What’s happening with hydrangeas?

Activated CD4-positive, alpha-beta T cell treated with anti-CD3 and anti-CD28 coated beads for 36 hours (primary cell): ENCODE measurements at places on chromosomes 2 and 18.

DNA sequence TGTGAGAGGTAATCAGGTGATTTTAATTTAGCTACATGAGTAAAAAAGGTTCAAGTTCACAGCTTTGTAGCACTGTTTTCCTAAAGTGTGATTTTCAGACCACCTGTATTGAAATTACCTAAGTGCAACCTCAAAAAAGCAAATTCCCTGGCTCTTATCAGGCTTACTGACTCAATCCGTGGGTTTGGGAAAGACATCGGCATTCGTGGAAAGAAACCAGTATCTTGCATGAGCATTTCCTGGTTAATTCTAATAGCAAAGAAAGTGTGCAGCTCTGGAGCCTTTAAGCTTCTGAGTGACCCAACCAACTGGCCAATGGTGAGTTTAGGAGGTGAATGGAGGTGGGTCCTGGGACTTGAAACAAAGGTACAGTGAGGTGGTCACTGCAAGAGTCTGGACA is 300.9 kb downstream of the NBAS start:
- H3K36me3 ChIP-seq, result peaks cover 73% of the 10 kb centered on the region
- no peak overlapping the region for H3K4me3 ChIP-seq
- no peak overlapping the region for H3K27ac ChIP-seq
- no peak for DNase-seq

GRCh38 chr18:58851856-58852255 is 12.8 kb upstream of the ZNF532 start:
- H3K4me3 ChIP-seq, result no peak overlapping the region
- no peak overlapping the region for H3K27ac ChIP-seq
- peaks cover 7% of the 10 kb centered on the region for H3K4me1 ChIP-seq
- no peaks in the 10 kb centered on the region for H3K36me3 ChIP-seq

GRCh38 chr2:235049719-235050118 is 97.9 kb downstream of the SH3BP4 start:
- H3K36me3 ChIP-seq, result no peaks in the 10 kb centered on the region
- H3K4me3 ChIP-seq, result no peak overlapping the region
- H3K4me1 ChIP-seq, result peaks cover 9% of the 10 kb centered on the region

This week horticulture staff are begining to remove all the leaves from next spring’s hydrangea crop. You may be wondering why we would remove all the leaves from perfectly healthy plants. Hydrangea plants need to undergo a dormancy in order to flower. Outside, they would go dormant in the winter when temperatures drop. In the greenhouse we have to fake that seasonal change. When they go into dormancy, hydrangeas lose most of their leaves, so taking them off ahead of time reduces the mess later. Not doing so could result in old, dead leaves accumulating and harboring disease. Hydrangeas are a major feature of the Conservatory’s Spring Flower Show and require nearly 10 months of care before they go on display. The conservatory starts all of our hydrangeas from unrooted cuttings we receive in the middle of June. We grow them up through the summer and let them set buds before providing the dormancy the will need to flower. The hydrangeas will be dormant in a cold area of the greenhouse for approximately eight weeks. Then they are moved to a warmer spot where they can begin actively growing again and flowering. Horticulture staff use specially timed “feedings” of ammonium sulfate to ensure the development of blue flowers. This year we are growing mostly a variety called ‘Oregon Pride.’ This is a variety we have used successfully in past years. We are also experimenting with eight new varieties to see if they perform as well (or better!) than our traditional selections. Look for these hydrangeas in the Sunken Garden next spring.